The Trump Administration has boasted of the “most far-reaching regulatory reform” in U.S. history. Meanwhile, the modern knowledge economy disrupts the very industries around which New Dealers had previously built up our Executive Agencies. And the last three Justices appointed to the Supreme Court are either prominent defenders of (Justice Kagan) or opponents of (Justices Gorsuch and Kavanaugh) the regulatory state as constructed. It appears the next generation’s most critical Supreme Court battles will be over the shape and powers of the “Fourth Branch of Government.” To understand these looming doctrinal contests, we will explore the history of the administrative state, contemporary cases on the Constitutionality of agency adjudication, and the impact of new technology on industrial organization, which demands new frameworks for regulatory responses.
Thursday, February 28, 2019
9:00am – 4:00pm
108 West Third Street
New York, NY 10012
Registration & Coffee (8:40-9:10 a.m.)
Opening Remarks (9:10-9:15 a.m.)
Panel 1 – The Administrative State in Historical Context
This panel will explore the evolution of administrative law and practice in light of America’s political and economic transformations. It will examine how historical events and doctrinal moves led to greater regulatory authority being delegated to centralized, executive agencies. This panel is geared toward presenting the deep premises and tensions underlying modern debates over administrative law to lawyers who may interact with the administrative state through regulatory enforcement actions, programs for compliance with guidance and rules, public policy work, or appellate and constitutional practice touching administrative issues.
Moderator: Mario J. Rizzo, Economics Department at NYU Graduate School of Arts and Science
Panelists: C. Boyden Gray, Boyden Gray & Associates
Sally Katzen, NYU School of Law
Joseph Postell, University of Colorado at Colorado Springs
Adam White, George Mason University Center for the Study of the Administrative State
Coffee Break (10:45 a.m.)
Panel 2 – Agency Adjudication and the Rule of Law (11:00 a.m.-12:30 p.m.)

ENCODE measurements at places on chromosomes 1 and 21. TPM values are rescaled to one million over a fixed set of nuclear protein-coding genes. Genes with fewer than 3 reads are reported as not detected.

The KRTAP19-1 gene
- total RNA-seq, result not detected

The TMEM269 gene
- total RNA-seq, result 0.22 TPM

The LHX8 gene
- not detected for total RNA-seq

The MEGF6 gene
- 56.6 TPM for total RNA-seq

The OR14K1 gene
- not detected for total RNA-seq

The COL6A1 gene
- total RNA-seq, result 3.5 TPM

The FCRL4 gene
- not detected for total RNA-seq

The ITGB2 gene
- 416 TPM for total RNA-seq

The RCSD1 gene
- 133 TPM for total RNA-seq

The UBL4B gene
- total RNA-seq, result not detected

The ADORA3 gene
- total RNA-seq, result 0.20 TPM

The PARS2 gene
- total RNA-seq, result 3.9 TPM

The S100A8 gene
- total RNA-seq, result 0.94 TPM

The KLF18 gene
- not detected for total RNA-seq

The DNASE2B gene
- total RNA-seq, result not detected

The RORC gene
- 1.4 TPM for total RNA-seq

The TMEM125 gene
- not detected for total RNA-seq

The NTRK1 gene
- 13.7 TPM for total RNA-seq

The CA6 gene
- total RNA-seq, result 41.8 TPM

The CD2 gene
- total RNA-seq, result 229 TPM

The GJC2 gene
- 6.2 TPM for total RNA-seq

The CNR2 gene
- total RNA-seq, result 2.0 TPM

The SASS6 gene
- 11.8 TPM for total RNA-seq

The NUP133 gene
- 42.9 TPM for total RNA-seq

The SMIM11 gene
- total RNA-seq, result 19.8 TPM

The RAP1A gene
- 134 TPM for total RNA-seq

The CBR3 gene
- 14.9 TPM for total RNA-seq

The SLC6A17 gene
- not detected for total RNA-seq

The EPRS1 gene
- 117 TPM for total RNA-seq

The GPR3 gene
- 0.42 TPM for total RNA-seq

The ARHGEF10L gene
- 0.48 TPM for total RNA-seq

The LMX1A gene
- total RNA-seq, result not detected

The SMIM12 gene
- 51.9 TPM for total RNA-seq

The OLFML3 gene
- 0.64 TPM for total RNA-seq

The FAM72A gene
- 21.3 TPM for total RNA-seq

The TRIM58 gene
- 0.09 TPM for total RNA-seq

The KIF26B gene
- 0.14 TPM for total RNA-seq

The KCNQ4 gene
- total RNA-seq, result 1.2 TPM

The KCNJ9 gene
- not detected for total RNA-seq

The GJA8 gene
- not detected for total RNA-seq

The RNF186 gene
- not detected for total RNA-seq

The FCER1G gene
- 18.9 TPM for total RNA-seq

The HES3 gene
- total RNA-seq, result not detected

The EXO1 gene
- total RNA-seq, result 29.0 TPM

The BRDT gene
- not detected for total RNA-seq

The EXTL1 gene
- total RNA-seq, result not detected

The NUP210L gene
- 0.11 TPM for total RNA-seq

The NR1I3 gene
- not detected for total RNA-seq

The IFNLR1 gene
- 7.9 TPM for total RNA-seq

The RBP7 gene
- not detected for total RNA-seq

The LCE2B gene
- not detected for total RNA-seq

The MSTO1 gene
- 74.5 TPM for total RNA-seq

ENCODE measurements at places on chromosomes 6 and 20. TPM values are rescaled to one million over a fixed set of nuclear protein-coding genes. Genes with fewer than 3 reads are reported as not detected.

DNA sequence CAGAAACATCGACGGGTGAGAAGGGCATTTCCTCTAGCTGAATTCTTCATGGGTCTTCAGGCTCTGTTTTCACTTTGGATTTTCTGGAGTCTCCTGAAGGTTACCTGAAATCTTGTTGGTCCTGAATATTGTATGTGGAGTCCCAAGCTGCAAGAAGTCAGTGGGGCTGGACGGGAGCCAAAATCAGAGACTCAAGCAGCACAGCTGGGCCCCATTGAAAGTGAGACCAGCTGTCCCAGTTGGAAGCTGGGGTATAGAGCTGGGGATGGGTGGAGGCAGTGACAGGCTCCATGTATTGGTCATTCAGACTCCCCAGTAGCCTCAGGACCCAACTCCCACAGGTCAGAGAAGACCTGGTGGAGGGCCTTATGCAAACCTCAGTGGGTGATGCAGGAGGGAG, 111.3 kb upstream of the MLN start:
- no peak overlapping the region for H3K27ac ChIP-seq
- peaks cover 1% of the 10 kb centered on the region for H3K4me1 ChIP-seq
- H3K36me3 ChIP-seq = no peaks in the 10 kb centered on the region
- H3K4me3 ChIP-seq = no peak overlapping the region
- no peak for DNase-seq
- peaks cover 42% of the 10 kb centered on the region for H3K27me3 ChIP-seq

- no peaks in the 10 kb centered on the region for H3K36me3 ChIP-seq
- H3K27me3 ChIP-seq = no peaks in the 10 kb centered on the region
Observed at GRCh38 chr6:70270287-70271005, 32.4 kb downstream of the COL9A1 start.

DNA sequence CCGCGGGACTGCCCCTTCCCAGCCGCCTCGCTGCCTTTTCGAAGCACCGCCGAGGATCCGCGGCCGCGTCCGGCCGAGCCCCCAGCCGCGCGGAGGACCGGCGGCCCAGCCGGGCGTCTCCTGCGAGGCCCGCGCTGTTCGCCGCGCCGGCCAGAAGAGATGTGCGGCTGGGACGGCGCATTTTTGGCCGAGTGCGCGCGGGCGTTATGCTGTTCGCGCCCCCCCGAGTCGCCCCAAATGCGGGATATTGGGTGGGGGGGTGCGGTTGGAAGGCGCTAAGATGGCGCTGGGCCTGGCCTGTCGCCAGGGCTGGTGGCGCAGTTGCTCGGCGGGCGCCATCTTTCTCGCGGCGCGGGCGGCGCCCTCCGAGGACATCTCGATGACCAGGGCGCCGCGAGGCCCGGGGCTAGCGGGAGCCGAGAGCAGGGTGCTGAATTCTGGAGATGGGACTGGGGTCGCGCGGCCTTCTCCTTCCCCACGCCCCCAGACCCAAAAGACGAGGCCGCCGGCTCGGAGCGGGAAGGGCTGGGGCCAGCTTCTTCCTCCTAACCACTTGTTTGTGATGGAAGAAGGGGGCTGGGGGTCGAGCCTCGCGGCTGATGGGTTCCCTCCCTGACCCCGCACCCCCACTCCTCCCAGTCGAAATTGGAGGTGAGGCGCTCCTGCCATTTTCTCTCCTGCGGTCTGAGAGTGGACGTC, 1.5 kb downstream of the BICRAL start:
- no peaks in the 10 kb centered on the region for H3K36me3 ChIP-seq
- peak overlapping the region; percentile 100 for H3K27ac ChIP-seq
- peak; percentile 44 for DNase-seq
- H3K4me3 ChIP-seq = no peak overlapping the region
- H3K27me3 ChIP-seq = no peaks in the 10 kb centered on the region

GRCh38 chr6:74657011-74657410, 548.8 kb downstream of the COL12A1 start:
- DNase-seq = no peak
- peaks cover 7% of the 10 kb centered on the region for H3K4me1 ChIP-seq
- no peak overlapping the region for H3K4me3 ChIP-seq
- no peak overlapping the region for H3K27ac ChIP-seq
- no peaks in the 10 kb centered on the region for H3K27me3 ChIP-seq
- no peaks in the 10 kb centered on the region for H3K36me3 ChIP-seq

What are the separation of powers ramifications of recent opinions in Lucia v. SEC and Oil States v. Greene, respectively holding that SEC ALJs are “officers of the United States” subject to the appointments clause, and that administrative patent adjudications do not violate Article III or the VIIth Amendment? What might a ruling in Gundy v. United States mean for nondelegation and the rule of law?
Moderator: Richard Epstein, NYU School of Law
Panelists: Evan Bernick, Georgetown Law
Megan La Belle, Columbus School of Law
Christopher Walker, Ohio State University Moritz College of Law
Lunch (12:30 p.m.)
Panel 3 – The Administrative State Meets the Tech Economy (1:30-3:00 p.m.)
As the knowledge economy displaces the industrial economy, disrupting all aspects of life from labor to trade to communications, how can an administrative state built to regulate a bygone era adapt?
Moderator: Max Raskin, NYU School of Law
Panelists: Robert M. Bernstein, U.S. Department of Labor
Colleen Chien, Santa Clara University School of Law
Randal Milch, NYU School of Law
Keynote: “The Anti-Federalists & Executive Power” (3:00 – 4:00p.m.)
Judge Andrew S. Oldham (U.S. Court of Appeals for the Fifth Circuit) will discuss the ani-federalist’ stance on executive power. Much has been written about whether and to what extent the administrative state comports with Article II of the Constitution. Much less has been written about the Anti-Federalist concerns with that Article. In this keynote speech, Judge Oldham will explore who the Anti-Federalists were, why they worried, and how their concerns inform modern debates over administrative law.
The event was approved for 6 CLE credits in the area of professional practice.